83% did not have the correct gender marker on their New Zealand birth certificate
32% reported someone had had sex with them against their will since they were 13
47% reported someone had attempted to have sex with them against their will since they were 13
Compared to the general population, participants were almost three times more likely to have put up with feeling cold (64%) and gone without fresh fruit or vegetables (51%) in order to reduce costs.
Distress and Suicide
71% reported high or very high psychological distress, compared with only 8% of the general population in Aotearoa New Zealand
56% had seriously thought about attempting suicide in the last 12 months
37% had attempted suicide at some point
12% had made a suicide attempt in the last 12 months
Participants who reported that someone had had sex with them against their will were twice as likely to have attempted suicide in the past year (18%) than participants who did not report this (9%)
Participants who had experienced discrimination for being trans or non-binary were twice as likely to have attempted suicide in the past year (16%) than participants who did not report this discrimination (8%)
Participants’ rate of cannabis use in the last year (38%) was more than three times higher than the general population (12%)
57% reported that most or all of their family supported them. Respondents supported by at least half of their family were almost half as likely to attempt suicide (9%).
62% were proud to be trans, 58% provided support to other trans people, and 56% felt connected with trans community.
GMA National Coordinator talks feminism, the Green party magazine, and anti-trans activism with 95bFM [listen here, 5 mins].
Main points transcribed, or summarised by the speaker:
1. ”it’s not Green policy that’s anti trans, it was one member out of thousands whose writing was unfortunately published without being snapped as anti trans. It’s important not to throw the baby out with the bathwater.
2. ”throughout history, lots of different groups of women have been treated as though they are a threat – we shouldn’t include them, we shouldn’t give them rights, whether that’s been racial… or disabled women… lots of minority women have been excluded from human rights, and really harmed as a direct result. Far from accidental, anti-trans activists are spreading a targeted campaign of misinformation against trans women, which has really harmful effects on the lives of all trans people.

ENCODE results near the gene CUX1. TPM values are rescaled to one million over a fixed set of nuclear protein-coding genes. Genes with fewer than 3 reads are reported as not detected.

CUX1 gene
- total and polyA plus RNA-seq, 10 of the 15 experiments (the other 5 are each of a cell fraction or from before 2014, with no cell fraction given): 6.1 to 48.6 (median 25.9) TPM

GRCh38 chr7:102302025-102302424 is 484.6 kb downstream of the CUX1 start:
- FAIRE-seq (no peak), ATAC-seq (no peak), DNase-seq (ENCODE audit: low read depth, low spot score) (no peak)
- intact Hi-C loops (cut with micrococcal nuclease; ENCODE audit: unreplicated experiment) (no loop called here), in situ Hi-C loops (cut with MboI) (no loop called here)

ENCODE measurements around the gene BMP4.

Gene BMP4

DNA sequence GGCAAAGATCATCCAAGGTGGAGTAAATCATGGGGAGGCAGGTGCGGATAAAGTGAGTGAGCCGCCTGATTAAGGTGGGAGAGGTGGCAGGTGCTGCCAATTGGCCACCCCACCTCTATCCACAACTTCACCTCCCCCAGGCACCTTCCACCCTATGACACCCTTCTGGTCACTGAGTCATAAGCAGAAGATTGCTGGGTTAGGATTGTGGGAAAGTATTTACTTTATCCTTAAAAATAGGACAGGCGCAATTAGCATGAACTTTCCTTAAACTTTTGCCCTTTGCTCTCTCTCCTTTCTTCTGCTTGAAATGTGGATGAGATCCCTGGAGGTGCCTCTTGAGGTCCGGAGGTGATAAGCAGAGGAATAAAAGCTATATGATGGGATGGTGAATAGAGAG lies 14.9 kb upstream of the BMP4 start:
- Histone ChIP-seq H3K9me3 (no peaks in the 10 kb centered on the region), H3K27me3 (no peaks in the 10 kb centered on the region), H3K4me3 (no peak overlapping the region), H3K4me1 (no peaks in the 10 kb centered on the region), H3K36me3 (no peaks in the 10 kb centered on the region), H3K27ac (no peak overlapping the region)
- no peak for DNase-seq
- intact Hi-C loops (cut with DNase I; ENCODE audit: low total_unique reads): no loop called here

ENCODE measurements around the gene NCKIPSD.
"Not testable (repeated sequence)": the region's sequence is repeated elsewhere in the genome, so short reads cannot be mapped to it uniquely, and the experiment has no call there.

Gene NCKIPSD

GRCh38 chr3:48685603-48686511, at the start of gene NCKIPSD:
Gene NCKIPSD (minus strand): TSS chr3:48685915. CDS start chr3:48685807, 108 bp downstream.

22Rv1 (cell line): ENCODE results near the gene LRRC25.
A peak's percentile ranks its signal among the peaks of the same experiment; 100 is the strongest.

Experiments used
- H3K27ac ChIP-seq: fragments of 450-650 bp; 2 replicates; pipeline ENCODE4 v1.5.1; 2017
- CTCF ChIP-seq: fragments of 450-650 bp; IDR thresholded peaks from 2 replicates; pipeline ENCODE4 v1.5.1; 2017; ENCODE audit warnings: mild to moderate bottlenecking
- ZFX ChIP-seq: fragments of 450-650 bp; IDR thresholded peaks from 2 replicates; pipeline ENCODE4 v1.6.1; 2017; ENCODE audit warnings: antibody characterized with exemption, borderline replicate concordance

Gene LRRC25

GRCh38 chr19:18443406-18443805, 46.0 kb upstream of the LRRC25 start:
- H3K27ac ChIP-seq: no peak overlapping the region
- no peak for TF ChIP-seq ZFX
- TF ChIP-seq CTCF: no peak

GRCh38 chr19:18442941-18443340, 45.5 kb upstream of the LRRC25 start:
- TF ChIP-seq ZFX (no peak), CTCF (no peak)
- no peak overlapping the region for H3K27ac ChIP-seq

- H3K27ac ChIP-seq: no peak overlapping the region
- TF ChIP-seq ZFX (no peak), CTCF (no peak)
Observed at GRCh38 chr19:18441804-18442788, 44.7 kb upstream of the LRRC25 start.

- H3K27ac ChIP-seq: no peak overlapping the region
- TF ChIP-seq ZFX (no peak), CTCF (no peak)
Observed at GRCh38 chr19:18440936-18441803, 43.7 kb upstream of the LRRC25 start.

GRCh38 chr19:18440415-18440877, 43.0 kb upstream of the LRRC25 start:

3. ”Quite often, anti-trans activists try to talk about ”biological sex” as though it has more scientific truth to it than gender has. But that’s sort of the opposite of what feminism says, which is that if sex [or gender] is a class, that’s about the way you’re treated, its about the way society perceives you. So when feminists says ”gender is a construct” or it’s socially constructed, they’re saying it’s something that’s created, based on how people perceive your gender and they therefore treat you – like a traffic light, it’s not a fake traffic light, they’re not pretend and make-believe, they’re constructed by humans, they have specific constructed meanings attached to a red light or a green light. [The constructed meanings are very real]. So when people see you as a trans woman, they’re not likely to treat you better than they would treat you if they just saw you as a woman and didn’t know you were trans. But they are likely to treat you with misogyny, if that is how they treat women. There is no scientific fact to sex that is different to or beyond the science of how gender works.
Note; the research quoted at the beginning of the interview doesn’t cover trans statistics as victims or survivors of sexual violence, but NZ research In Our Own Words shows that trans women experience sexual violence at a rate of 1 in every 2.
Department of Internal Affairs Minister Tracey Martin has established a working group to advise on improving the process fro updating the gender marker on one’s birth certificate under the current legislation.
”The group will include representatives of the transgender and intersex community as well as medical and legal experts with experience in transgender issues. Kate Scarlet, a lawyer with substantial expertise in the process for changing registered sex, will chair the group. Other members are Jack Byrne, Mani Mitchell, Georgina Beyer, Jeannie Oliphant, Fleur Fitzsimons and Ahi Wi-Hongi.
“They will meet from August to December 2019 and produce recommendations to me early next year,” the Minister says.
We are not able to go into any specifics regarding the working group, so all inquiries must be sent to the Minister’s office. You can read the the press release from Department of Internal Affairs Minister Tracey Martin by clicking here.
DIA also announced a waiver on fees for updating the gender marker on birth certificates.